Emerging issues and practical guidance*
Supplement – September 2008
IAS 23R – Q&As, part 2
This is the second in a series of two supplements providing Q&As on IAS 23R. Olivier Scherer, partner in Global ACS, looks at some of the issues arising from the application of the revised standard that PwC’s Global Accounting Consulting Services has addressed. IFRS 23R is effective for annual periods beginning on or after 1 January 2009 (in the EU, subject to EU endorsement). Earlier application is permitted. General scope and definitions The IASB has amended the list of costs that can be included in borrowing costs, as part of its 2008 minor improvement project. Will this change anything in practice? The amendment should eliminate inconsistencies between interest expense as calculated under IAS 23R and IAS 39. IAS 23R refers to the effective interest rate method as described in IAS 39. The calculation includes fees, transaction costs and amortisation of discounts or premiums relating to borrowings. These components were already included in IAS 23. However, IAS 23 also referred to ‘ancillary costs’ and did not define this term. This could have resulted in a different calculation of interest expense than under IAS 39. No significant impact is expected from this change. Alignment of the definitions means that management only uses one method to calculate interest expense. Can an intangible asset be a ‘qualifying asset’ under IAS 23R? Yes. An intangible asset that takes a substantial period of time to get ready for its intended use or sale is a ‘qualifying asset’. This would be the case for an internally generated intangible asset in the development phase when it takes a ‘substantial period of time’ to complete, such as software. The interest capitalisation rate is applied only to costs that themselves have been capitalised. Should management’s intention be taken into account to assess the ‘substantial period of time to get ready for its intended use or sale’? Yes. When an asset is acquired, management should assess whether, at the date of acquisition, it is ‘ready for its intended use or sale’. Depending on how management intends to use the asset, it may be a qualifying asset under IAS 23R.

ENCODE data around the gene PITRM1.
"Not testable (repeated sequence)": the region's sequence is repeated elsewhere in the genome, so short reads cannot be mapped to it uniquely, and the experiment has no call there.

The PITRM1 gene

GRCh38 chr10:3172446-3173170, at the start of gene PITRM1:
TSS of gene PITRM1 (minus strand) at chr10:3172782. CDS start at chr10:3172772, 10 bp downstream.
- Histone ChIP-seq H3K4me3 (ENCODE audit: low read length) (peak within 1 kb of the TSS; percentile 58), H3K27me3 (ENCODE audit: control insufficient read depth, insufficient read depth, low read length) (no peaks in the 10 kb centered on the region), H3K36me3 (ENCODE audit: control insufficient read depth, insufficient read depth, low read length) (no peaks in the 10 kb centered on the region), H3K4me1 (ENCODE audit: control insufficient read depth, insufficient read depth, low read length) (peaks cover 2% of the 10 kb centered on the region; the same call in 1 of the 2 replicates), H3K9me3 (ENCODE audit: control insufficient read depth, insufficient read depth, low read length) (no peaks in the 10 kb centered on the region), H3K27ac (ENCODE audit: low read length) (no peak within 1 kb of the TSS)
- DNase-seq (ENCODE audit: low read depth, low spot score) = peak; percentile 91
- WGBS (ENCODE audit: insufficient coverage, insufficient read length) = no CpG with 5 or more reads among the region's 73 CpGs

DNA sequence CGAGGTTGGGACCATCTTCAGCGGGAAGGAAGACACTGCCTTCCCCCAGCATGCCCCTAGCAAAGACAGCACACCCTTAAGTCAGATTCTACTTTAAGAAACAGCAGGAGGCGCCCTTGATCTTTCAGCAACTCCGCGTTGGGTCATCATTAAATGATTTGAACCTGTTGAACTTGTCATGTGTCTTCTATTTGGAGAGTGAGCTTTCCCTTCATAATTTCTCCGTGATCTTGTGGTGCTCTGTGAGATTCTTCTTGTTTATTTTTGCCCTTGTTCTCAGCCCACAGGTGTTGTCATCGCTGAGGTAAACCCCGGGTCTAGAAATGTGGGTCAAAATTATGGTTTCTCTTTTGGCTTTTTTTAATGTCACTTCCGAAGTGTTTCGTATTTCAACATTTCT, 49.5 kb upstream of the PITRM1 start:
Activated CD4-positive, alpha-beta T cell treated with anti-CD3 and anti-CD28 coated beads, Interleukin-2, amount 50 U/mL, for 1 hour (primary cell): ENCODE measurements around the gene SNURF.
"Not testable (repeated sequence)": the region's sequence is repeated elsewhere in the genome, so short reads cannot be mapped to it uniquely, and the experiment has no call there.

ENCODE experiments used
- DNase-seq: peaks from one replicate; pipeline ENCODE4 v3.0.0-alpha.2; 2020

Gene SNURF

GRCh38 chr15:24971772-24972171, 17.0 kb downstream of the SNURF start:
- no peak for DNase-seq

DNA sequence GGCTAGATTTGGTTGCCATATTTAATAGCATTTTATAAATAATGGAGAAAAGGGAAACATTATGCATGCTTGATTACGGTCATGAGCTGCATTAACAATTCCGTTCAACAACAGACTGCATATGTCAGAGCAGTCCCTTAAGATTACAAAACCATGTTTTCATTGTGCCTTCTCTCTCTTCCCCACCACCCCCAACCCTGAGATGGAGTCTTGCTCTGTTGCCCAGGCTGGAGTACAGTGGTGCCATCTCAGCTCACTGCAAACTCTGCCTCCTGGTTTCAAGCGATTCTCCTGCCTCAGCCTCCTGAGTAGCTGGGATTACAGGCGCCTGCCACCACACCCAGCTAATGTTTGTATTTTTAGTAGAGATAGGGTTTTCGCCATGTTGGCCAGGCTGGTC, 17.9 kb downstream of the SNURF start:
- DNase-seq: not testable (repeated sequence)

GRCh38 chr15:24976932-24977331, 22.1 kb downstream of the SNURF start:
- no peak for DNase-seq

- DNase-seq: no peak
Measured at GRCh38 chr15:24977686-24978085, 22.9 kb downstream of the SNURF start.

IFRS supplement – September 2008
For example, when an acquired asset can only be used in combination with a larger group of fixed assets or was acquired specifically for the construction of one specific qualifying asset, the assessment of whether the acquired asset is a qualifying asset is made on a combined basis.
either as a financial asset or an intangible asset depending on the terms of the agreement. An operator that recognises an intangible asset in exchange for the construction capitalises the associated borrowing costs incurred during the construction phase. However, an operator that recognises a financial asset expenses the associated borrowing costs as incurred. Property under construction or development for future use as an investment property is in the scope of amended IAS 40 (May 2008) and should be measured at fair value also during the construction period, if fair value is the accounting policy of the entity for investment property. Can borrowing costs attributable to investment property measured at fair value be capitalised? Yes. IAS 23R does not mandate the capitalisation of borrowing costs for assets measured at fair value as, on a net basis, the measurement of the asset would not be affected. But management can still elect to capitalise those borrowing costs. An entity that elects to do so reduces its interest expense incurred during the period by the amount of borrowing costs capitalised and adjusts the carrying amount of the investment property accordingly. Re-measurement of the investment property to fair value has a direct effect on the gain or loss arising from a change in the fair value of investment property recorded in profit or loss for the period....
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